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9 of the most unusual farms

By: Josh Lew on April 26, 2017, 8:21 a.m.
Some seaweed is farmed and some is harvested from the wild.

Photo: Janne Hellsten/flickr

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Seaweed farming

Seaweed has become a valuable commodity. Farming it has long been a lucrative undertaking in places like Japan, China and Indonesia. However, the use of species like kelp in other products, such as cosmetics and medication, and growing interest in seaweed as a healthy food have led to a farming boom. In places where pollution, climate change and overfishing have hurt commercial fishing operations, seaweed cultivation is a welcome alternative that allows people to keep making their living from the ocean.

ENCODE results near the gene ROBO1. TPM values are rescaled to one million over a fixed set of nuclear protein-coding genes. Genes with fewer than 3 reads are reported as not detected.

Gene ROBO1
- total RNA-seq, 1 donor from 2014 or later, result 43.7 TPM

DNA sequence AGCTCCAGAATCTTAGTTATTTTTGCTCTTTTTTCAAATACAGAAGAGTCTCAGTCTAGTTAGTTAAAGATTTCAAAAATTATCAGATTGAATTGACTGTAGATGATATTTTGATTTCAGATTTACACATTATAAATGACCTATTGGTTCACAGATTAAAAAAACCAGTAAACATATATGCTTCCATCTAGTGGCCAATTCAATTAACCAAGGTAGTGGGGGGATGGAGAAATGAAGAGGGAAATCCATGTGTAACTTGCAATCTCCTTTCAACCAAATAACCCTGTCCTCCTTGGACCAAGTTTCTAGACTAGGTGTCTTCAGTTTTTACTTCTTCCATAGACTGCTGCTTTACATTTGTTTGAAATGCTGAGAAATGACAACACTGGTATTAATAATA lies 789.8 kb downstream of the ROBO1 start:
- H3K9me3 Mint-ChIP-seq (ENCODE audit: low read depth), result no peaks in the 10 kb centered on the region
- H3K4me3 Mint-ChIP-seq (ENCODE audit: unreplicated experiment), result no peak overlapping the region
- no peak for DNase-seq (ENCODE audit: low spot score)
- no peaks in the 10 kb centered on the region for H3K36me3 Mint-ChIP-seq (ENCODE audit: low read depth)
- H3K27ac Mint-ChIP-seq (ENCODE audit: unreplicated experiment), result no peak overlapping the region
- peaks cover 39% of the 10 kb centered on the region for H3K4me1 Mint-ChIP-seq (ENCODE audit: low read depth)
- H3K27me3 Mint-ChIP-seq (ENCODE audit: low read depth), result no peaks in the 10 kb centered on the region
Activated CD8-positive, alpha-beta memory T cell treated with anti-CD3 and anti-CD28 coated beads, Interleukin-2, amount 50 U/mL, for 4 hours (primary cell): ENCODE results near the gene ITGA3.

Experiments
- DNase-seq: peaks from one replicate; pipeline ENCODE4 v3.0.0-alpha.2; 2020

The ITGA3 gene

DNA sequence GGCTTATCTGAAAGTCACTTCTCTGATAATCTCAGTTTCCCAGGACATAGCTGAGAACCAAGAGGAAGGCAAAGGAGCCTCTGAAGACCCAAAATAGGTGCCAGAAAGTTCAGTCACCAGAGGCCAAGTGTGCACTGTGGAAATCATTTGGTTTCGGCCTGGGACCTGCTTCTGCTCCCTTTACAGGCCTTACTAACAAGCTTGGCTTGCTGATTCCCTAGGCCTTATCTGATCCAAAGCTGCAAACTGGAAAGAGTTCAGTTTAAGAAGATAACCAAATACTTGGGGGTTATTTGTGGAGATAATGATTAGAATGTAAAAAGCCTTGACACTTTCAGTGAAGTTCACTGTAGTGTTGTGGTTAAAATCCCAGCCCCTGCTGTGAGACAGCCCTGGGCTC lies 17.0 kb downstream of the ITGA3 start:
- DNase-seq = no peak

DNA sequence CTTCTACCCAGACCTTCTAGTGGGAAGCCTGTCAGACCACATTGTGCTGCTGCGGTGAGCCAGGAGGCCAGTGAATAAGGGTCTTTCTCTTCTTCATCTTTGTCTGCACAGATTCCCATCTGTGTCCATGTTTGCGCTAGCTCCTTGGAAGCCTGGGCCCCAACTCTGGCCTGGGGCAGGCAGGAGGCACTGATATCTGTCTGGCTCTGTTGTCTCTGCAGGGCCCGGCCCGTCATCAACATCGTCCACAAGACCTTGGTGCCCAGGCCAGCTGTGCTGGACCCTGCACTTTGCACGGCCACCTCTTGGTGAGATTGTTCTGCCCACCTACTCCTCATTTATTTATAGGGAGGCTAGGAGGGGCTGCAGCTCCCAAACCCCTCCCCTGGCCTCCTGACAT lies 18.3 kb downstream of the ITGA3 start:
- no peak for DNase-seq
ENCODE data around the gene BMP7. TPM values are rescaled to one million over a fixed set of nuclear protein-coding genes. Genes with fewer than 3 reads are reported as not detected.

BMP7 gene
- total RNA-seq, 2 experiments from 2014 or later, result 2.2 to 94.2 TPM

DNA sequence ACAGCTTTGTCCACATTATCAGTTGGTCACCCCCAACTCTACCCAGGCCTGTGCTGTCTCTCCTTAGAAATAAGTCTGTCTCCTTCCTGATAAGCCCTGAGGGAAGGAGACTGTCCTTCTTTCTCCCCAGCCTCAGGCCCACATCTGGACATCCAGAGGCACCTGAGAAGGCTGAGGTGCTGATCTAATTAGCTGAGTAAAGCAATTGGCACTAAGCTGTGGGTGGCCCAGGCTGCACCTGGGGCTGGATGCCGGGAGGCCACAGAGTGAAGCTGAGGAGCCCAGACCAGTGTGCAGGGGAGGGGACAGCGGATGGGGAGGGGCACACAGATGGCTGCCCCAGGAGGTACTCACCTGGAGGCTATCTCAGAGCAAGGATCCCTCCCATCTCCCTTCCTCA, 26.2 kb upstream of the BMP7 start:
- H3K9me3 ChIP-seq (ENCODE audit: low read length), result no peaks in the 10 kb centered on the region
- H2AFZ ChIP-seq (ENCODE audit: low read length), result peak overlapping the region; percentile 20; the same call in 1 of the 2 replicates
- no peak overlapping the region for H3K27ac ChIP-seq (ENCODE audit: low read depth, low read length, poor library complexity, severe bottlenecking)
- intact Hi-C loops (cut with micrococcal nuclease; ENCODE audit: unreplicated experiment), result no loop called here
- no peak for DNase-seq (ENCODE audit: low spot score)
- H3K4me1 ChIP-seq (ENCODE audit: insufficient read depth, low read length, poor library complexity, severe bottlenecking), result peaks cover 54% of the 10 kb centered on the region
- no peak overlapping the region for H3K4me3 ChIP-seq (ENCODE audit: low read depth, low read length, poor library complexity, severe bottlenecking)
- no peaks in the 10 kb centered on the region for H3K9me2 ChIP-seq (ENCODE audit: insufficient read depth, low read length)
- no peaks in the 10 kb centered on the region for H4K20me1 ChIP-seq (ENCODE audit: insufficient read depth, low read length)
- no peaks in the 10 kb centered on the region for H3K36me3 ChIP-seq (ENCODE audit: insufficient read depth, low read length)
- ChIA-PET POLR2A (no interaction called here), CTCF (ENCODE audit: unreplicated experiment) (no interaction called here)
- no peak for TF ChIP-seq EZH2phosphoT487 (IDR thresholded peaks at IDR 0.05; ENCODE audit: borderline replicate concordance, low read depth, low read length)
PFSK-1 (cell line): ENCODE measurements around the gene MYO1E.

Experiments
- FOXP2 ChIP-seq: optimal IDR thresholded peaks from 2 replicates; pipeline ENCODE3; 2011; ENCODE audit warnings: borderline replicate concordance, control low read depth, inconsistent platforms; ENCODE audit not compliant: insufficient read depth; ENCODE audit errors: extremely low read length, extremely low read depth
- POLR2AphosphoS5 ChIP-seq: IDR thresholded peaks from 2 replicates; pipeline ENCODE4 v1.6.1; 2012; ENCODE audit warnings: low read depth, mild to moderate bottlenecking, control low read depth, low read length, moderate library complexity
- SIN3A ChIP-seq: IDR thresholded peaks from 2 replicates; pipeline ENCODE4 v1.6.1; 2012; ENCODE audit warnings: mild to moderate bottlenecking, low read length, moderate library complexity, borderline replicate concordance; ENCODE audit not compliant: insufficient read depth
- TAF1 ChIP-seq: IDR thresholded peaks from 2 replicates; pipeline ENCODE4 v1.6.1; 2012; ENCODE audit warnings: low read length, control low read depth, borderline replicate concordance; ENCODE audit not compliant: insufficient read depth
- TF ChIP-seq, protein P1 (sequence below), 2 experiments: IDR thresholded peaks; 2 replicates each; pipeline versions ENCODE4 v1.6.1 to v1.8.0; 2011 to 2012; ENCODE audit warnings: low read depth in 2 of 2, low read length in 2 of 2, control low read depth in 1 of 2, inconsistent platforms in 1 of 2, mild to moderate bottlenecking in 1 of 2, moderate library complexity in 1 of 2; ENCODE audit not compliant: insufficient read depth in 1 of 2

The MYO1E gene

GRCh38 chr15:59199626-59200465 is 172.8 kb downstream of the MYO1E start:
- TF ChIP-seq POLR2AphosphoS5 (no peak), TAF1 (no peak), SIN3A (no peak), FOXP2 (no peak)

The underwater plants are relatively easy to grow if the right species is matched with the right conditions. Neither feed or fertilizer is required. Because of this all-natural growth, seaweed can be a supplement to other types of aquaculture, such as shellfish or shrimp farming. Some experts are concerned about the seaweed boom changing conditions in vulnerable coastal ecosystems, but others welcome the trend as a less invasive way of making money from the oceans.